On Thursday, guest artist Jofree Contreras, known as Fabrico, gave his first ever “artist talk” at a virtual event held by Adelante. He discussed topics ranging from immigration policy to Instagram activism, providing attendees with insight into how he navigates life as an artist and as an undocumented immigrant.
Contreras is known for his graphic design, which often addresses Latinx identities and immigrant rights. “He contrasts the seriousness of these topics with his unique style, which utilizes a vibrant color palette and often pays homage to various cartoons, such as Fairly Odd Parents and Peanuts,” Adelante’s co-president, Alexandra Gulden ’21, wrote in an email to the Collegian.
Describing himself as an “open book,” Contreras shared the many personal difficulties throughout his life that led him to becoming an artist. One major challenge was his parents’ decision to leave him in Ecuador while they established a life in the United States. “My grandparents have told me … [my parents] didn’t want to see me cry or anything so they just left without saying goodbye,” Contreras said.
Contreras’ experience as an immigrant helped him to understand the power of art from an early age. When he finally joined his parents in New York and began school, he struggled to make friends because of his inability to communicate with classmates. Contreras recalled watching cartoons in hopes of improving his English. Inspired by the style of the cartoons, he began sketching the characters he saw on screen and handing them out at school in order to build connections and make friends. “To me, as a kid, I figured out that a visual thing, an art piece, could be understood by multiple cultures,” Contreras said.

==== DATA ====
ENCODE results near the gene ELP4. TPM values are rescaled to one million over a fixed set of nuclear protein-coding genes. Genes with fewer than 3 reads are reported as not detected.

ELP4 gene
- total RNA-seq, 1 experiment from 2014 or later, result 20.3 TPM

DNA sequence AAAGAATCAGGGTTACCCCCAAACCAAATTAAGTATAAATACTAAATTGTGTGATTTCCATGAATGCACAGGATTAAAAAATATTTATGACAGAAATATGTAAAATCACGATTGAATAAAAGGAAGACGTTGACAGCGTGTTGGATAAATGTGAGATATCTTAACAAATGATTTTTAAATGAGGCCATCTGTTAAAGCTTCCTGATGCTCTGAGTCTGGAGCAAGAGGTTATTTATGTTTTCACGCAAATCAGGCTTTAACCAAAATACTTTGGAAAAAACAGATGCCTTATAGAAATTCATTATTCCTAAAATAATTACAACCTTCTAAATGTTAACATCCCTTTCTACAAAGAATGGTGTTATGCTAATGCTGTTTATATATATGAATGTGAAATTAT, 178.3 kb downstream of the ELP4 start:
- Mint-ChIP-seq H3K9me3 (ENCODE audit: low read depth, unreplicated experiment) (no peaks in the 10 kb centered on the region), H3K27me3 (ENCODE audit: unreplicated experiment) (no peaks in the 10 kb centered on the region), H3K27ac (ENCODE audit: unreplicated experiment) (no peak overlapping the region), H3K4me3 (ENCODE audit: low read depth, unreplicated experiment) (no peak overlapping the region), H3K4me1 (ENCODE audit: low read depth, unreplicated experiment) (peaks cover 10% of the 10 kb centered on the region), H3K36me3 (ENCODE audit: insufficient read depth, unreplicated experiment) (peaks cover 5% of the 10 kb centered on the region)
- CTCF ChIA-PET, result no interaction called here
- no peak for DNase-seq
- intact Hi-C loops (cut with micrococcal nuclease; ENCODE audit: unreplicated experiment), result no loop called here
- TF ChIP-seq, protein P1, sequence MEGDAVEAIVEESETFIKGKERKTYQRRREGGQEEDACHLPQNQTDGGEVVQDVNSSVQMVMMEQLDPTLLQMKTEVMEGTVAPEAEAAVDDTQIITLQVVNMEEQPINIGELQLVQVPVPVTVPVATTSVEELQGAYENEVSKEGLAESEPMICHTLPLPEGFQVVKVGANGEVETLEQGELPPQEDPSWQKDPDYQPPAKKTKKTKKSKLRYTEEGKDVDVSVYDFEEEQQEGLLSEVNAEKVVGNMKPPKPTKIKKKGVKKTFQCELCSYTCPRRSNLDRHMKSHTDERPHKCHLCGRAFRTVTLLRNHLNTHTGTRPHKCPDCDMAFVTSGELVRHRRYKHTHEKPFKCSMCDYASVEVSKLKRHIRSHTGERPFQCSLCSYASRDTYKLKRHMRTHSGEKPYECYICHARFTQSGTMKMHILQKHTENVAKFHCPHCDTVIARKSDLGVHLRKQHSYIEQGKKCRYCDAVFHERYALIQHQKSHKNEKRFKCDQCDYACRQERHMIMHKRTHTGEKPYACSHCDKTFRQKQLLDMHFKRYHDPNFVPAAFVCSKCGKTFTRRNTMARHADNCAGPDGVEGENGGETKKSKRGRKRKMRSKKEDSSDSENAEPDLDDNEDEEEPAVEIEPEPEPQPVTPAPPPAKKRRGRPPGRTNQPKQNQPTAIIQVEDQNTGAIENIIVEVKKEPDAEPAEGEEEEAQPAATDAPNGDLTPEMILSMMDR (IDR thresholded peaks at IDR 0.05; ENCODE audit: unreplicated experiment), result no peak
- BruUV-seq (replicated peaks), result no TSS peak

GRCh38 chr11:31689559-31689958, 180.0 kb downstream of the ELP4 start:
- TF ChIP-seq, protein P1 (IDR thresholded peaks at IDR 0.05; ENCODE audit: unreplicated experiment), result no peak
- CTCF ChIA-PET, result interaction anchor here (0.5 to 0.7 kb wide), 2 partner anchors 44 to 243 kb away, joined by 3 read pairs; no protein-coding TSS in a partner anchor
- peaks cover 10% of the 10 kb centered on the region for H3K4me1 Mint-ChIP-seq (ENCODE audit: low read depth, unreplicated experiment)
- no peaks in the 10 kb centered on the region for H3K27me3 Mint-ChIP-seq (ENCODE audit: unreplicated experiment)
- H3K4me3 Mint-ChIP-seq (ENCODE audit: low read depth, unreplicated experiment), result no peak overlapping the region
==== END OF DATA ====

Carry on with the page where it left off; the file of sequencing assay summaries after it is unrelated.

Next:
Today, Contreras mainly produces digital art, which he posts on his Instagram account. Last year, Contreras posted a digital illustration of the statement “undocumented immigrants pay taxes,” written in colorful bubble letters. The post received thousands of likes, encouraging Contreras to continue creating similar illustrations that confront prejudice and misinformation surrounding immigrants.
Another piece he shared during the event was the statement “DOCUMENTS DON’T DEFINE YOU,” written across a billboard. As Contreras noted, the piece was designed to uplift other immigrants. “[Documents] are just pieces of paper,” he said. “You can be whoever you want to be … Don’t let [a document] make you think you’re less than a human being, because you’re not.”
Currently, Contreras is focused on creating art that examines immigration policies under the Biden administration. He is also working on pieces expressing gratitude for migrant workers and their contribution to the workforce during the pandemic.
Contreras draws artistic inspiration from a variety of sources, such as cooking shows, Looney Tunes and the news. However, the main motivator behind his work is the dedication and perseverance of his parents. “Immigrants are artists because they make something out of nothing,” Contreras stated. “In a way, I’m pursuing what [my parents] already are: an artist.”
Contreras’ art can be found on his Instagram, @fab_ricoo. To further promote Latinx culture at Kenyon, Adelante is looking to host more speakers and is currently organizing cultural tastings and fundraisers. Adelante’s meetings are held every other week on Fridays at 5:15 p.m. and are open to the entire campus.